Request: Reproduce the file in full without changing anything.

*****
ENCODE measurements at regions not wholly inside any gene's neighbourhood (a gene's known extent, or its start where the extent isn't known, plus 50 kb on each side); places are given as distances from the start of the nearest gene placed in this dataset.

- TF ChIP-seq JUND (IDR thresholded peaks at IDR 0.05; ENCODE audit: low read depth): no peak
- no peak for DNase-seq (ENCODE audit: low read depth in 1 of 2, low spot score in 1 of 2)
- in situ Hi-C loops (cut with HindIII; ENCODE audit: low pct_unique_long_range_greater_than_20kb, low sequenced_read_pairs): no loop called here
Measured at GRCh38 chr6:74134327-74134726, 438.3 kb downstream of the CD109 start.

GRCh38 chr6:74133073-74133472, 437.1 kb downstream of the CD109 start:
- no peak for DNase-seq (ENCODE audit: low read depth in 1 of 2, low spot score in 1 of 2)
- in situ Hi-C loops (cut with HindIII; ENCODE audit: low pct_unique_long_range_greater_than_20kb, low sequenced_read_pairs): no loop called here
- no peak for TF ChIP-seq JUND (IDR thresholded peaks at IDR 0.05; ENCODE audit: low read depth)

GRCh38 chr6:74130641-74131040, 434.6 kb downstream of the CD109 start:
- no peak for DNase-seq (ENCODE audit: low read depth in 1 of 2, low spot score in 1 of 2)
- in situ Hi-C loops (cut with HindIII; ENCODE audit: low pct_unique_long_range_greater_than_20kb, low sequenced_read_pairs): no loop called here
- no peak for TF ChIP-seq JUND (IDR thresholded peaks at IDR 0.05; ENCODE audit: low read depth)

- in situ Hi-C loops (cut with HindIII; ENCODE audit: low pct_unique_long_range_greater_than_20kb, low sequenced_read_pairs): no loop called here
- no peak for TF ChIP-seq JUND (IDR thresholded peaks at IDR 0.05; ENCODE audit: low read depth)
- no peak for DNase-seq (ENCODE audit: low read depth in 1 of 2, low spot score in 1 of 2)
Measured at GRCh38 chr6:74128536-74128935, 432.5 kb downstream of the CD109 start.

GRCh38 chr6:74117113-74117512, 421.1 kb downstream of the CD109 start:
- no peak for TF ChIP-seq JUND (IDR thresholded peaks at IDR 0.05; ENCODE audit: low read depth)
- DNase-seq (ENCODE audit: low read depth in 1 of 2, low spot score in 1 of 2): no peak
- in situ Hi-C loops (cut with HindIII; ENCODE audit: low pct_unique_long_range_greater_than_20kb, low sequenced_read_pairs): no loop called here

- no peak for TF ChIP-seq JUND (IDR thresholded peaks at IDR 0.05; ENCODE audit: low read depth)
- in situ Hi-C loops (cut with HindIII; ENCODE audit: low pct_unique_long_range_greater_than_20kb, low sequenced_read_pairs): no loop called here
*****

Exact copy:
ENCODE measurements at regions not wholly inside any gene's neighbourhood (a gene's known extent, or its start where the extent isn't known, plus 50 kb on each side); places are given as distances from the start of the nearest gene placed in this dataset.

- TF ChIP-seq JUND (IDR thresholded peaks at IDR 0.05; ENCODE audit: low read depth): no peak
- no peak for DNase-seq (ENCODE audit: low read depth in 1 of 2, low spot score in 1 of 2)
- in situ Hi-C loops (cut with HindIII; ENCODE audit: low pct_unique_long_range_greater_than_20kb, low sequenced_read_pairs): no loop called here
Measured at GRCh38 chr6:74134327-74134726, 438.3 kb downstream of the CD109 start.

GRCh38 chr6:74133073-74133472, 437.1 kb downstream of the CD109 start:
- no peak for DNase-seq (ENCODE audit: low read depth in 1 of 2, low spot score in 1 of 2)
- in situ Hi-C loops (cut with HindIII; ENCODE audit: low pct_unique_long_range_greater_than_20kb, low sequenced_read_pairs): no loop called here
- no peak for TF ChIP-seq JUND (IDR thresholded peaks at IDR 0.05; ENCODE audit: low read depth)

GRCh38 chr6:74130641-74131040, 434.6 kb downstream of the CD109 start:
- no peak for DNase-seq (ENCODE audit: low read depth in 1 of 2, low spot score in 1 of 2)
- in situ Hi-C loops (cut with HindIII; ENCODE audit: low pct_unique_long_range_greater_than_20kb, low sequenced_read_pairs): no loop called here
- no peak for TF ChIP-seq JUND (IDR thresholded peaks at IDR 0.05; ENCODE audit: low read depth)

- in situ Hi-C loops (cut with HindIII; ENCODE audit: low pct_unique_long_range_greater_than_20kb, low sequenced_read_pairs): no loop called here
- no peak for TF ChIP-seq JUND (IDR thresholded peaks at IDR 0.05; ENCODE audit: low read depth)
- no peak for DNase-seq (ENCODE audit: low read depth in 1 of 2, low spot score in 1 of 2)
Measured at GRCh38 chr6:74128536-74128935, 432.5 kb downstream of the CD109 start.

GRCh38 chr6:74117113-74117512, 421.1 kb downstream of the CD109 start:
- no peak for TF ChIP-seq JUND (IDR thresholded peaks at IDR 0.05; ENCODE audit: low read depth)
- DNase-seq (ENCODE audit: low read depth in 1 of 2, low spot score in 1 of 2): no peak
- in situ Hi-C loops (cut with HindIII; ENCODE audit: low pct_unique_long_range_greater_than_20kb, low sequenced_read_pairs): no loop called here

- no peak for TF ChIP-seq JUND (IDR thresholded peaks at IDR 0.05; ENCODE audit: low read depth)
- in situ Hi-C loops (cut with HindIII; ENCODE audit: low pct_unique_long_range_greater_than_20kb, low sequenced_read_pairs): no loop called here